Also this week, the Senate Committee on Elections, Election Process Reform, and Ethics held a public hearing on my bill with Representative David Steffen of Green Bay to make the absentee voting process is the same for everyone in the state.
In Wisconsin, voters have multiple ways to vote early. A voter can vote absentee by mail, or voters can request and vote absentee in person. While both options are called “absentee” by the Wisconsin Election Commission, the agency allowed a different process for each.
Current law states a voter who wishes to vote absentee may make a written application to their clerk or municipality requesting a ballot. This resulted in a non-uniform process throughout our state. There was confusion on what form, if any, they needed to fill out and what information is recommended.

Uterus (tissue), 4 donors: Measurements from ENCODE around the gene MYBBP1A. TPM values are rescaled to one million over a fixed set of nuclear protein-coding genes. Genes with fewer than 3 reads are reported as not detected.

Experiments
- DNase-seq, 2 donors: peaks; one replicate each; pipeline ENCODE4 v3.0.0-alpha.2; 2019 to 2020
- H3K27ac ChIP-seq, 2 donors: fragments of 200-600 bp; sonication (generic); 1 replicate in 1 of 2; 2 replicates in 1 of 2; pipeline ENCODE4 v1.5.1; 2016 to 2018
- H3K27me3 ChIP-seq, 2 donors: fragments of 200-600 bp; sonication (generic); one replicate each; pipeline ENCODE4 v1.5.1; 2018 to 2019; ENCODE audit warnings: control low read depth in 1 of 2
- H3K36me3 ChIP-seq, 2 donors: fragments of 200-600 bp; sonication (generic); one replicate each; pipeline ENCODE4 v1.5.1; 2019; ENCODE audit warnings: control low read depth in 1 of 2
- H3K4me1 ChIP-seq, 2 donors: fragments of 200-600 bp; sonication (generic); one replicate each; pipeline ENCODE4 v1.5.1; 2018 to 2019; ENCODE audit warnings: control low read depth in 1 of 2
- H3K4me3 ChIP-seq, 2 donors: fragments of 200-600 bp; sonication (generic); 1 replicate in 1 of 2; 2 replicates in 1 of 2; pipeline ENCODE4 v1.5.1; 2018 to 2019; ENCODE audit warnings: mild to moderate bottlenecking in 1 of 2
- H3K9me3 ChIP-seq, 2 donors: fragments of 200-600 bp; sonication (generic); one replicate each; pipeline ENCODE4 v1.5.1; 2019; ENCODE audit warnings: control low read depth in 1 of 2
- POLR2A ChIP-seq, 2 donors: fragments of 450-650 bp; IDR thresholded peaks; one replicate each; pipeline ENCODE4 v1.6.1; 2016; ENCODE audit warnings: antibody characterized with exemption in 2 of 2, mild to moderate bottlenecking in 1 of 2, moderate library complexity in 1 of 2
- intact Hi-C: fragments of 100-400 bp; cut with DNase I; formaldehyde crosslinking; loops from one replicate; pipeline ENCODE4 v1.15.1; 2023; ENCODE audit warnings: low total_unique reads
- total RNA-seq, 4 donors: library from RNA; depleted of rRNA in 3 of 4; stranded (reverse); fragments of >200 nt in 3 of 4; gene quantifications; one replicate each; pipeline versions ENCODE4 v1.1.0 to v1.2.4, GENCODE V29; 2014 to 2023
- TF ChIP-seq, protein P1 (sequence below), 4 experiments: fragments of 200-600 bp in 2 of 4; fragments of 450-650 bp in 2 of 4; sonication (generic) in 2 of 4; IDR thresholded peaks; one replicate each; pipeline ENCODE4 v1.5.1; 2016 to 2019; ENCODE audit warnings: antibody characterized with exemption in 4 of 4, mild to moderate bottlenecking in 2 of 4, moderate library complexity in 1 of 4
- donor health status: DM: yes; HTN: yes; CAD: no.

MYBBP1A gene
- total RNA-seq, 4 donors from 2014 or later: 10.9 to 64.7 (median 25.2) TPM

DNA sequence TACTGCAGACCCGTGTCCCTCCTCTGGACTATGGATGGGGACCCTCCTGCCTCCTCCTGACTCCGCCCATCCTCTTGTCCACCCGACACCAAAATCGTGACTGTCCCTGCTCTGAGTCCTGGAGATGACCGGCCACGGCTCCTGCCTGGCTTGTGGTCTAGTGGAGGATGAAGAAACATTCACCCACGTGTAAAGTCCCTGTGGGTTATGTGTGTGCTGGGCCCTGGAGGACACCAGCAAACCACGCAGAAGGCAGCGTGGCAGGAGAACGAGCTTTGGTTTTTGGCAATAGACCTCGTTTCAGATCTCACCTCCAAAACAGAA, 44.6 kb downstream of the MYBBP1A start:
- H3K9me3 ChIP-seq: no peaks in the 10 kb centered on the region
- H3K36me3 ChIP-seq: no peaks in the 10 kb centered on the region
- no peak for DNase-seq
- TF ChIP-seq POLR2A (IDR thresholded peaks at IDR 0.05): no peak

While current law also does not prescribe a specific form of written application for requesting an absentee ballot, the Wisconsin Elections Commission created form EL-122 as their official absentee ballot application certificate.
Senate Bill 211 clarifies the process and intent of our voting laws to require a separate and distinct application form that contains the information currently asked for in the form EL-122. This simple change will mean our elections will be consistent and equal for everyone no matter where they live.